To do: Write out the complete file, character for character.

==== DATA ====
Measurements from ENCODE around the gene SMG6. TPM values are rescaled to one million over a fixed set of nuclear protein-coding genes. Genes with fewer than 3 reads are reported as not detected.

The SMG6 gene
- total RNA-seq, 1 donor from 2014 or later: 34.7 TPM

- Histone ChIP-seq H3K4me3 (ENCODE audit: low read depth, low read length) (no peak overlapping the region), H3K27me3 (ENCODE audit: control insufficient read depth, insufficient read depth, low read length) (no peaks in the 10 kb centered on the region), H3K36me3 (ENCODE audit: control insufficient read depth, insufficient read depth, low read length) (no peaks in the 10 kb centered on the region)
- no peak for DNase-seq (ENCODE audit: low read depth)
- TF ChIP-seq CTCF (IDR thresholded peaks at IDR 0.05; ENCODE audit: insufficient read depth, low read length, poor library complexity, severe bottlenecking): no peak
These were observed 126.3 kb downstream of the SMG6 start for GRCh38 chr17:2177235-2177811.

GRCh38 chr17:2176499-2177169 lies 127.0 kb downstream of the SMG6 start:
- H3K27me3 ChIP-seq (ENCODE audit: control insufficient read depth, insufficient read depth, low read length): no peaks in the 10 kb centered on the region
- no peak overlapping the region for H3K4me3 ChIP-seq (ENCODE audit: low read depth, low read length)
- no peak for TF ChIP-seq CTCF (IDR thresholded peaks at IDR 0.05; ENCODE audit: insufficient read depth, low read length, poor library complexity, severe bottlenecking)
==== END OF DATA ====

Measurements from ENCODE around the gene SMG6. TPM values are rescaled to one million over a fixed set of nuclear protein-coding genes. Genes with fewer than 3 reads are reported as not detected.

The SMG6 gene
- total RNA-seq, 1 donor from 2014 or later: 34.7 TPM

- Histone ChIP-seq H3K4me3 (ENCODE audit: low read depth, low read length) (no peak overlapping the region), H3K27me3 (ENCODE audit: control insufficient read depth, insufficient read depth, low read length) (no peaks in the 10 kb centered on the region), H3K36me3 (ENCODE audit: control insufficient read depth, insufficient read depth, low read length) (no peaks in the 10 kb centered on the region)
- no peak for DNase-seq (ENCODE audit: low read depth)
- TF ChIP-seq CTCF (IDR thresholded peaks at IDR 0.05; ENCODE audit: insufficient read depth, low read length, poor library complexity, severe bottlenecking): no peak
These were observed 126.3 kb downstream of the SMG6 start for GRCh38 chr17:2177235-2177811.

GRCh38 chr17:2176499-2177169 lies 127.0 kb downstream of the SMG6 start:
- H3K27me3 ChIP-seq (ENCODE audit: control insufficient read depth, insufficient read depth, low read length): no peaks in the 10 kb centered on the region
- no peak overlapping the region for H3K4me3 ChIP-seq (ENCODE audit: low read depth, low read length)
- no peak for TF ChIP-seq CTCF (IDR thresholded peaks at IDR 0.05; ENCODE audit: insufficient read depth, low read length, poor library complexity, severe bottlenecking)